The renewal of trade tensions between the U.S. and China, and uncertainties where they might lead, dominated markets in August. After several sharp ups and downs, the S&P 500 ended the month −1.8% lower than it started, but with a total return (including dividends) of +18.3% year-to-date. Market anxiety caused the U.S. yield curve to become more deeply inverted, typically a sign of approaching recession, but corporate earnings growth proved more robust in Q2 than expected. The economic data remains mixed, with some weak spots growing weaker, but other signs that growth still retains some momentum.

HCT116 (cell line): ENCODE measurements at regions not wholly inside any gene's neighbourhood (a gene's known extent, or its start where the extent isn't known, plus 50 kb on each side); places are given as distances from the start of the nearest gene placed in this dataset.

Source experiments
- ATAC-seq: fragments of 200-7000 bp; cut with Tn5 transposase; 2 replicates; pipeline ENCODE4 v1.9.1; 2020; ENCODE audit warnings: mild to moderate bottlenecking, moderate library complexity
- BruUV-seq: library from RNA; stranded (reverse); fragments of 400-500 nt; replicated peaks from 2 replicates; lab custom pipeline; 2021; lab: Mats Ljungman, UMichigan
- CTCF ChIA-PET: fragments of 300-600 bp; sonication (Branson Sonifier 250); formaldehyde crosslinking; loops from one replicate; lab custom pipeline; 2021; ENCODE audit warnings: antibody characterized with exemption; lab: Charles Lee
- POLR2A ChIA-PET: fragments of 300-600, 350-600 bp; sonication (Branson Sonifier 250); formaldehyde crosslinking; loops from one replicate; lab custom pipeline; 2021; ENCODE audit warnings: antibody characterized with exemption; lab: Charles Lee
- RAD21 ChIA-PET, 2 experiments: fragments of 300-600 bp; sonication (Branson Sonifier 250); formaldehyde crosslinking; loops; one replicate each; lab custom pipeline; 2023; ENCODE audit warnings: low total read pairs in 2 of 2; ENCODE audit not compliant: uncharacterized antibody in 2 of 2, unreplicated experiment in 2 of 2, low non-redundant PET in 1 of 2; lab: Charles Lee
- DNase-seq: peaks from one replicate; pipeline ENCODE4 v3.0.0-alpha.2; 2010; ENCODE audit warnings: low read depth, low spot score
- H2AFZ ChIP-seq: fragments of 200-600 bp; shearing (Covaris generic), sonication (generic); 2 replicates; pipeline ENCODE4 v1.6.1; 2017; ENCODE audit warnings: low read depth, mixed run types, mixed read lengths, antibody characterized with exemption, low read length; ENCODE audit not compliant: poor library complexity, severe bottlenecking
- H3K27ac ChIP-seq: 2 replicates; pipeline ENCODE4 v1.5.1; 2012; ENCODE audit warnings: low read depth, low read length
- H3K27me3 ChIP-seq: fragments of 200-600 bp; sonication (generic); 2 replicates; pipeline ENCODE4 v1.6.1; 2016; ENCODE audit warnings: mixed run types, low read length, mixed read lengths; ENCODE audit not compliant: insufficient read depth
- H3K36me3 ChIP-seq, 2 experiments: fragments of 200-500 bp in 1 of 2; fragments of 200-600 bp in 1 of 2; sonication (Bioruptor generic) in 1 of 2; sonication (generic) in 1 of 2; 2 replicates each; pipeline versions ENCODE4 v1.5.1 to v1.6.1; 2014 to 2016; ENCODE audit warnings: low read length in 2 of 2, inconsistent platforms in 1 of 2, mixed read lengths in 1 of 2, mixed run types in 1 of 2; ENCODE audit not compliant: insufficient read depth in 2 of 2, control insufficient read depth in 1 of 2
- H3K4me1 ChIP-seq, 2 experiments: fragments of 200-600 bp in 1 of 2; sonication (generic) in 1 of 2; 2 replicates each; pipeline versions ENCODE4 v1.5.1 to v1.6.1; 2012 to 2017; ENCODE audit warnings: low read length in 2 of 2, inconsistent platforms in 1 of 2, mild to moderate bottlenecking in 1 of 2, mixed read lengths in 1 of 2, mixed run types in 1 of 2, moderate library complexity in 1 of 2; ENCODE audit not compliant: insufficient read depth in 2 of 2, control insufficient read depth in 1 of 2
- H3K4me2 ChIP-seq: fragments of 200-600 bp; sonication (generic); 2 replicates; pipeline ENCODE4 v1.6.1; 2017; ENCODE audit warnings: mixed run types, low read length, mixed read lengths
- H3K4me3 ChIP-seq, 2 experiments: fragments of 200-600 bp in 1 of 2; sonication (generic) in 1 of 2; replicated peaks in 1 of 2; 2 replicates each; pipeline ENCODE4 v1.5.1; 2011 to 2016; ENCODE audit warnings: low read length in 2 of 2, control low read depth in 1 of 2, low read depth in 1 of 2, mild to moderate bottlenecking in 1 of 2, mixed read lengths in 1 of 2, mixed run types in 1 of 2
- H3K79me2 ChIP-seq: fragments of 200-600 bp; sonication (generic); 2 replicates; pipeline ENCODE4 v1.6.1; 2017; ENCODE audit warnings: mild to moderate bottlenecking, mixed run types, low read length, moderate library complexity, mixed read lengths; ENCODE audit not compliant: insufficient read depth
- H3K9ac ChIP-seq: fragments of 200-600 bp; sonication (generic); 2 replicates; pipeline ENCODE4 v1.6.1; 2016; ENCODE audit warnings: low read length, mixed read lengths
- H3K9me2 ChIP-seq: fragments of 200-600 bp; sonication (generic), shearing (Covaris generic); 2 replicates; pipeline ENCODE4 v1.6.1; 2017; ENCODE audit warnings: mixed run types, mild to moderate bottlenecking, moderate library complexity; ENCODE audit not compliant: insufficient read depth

Manufacturing, which accounts for 12% of GDP but roughly half of U.S. exports, appears to be bearing the blunt of the slowdown. U.S. manufacturing output fell −0.4% in July, down −0.5% from a year ago. Durable goods orders got a bump in July from a surge in aircraft orders, but exclude them and orders fell −0.4%, down −0.2% year-on-year. Orders for core capital goods—a key indicator of business investment—rose +0.2% in July but dropped into negative year-on-year territory for the first time since November 2016, down −0.6% from year ago. Perhaps even more attention-grabbing, the ISM Manufacturing Index for August fell −2.1 points into contraction at 49.1, its lowest reading since January 2016. Every sub-index except supplier deliveries is now in contraction (below 50), with new export orders at a dismal 43.3. Survey responses have shifted from voicing loud but largely prospective worries over new tariffs to noting “signs of a broad slowdown” taking hold. The Markit PMI survey also showed U.S. manufacturing slowing to just 50.3, its lowest reading since September 2009, while new exports orders fell at their fastest rate in 10 years.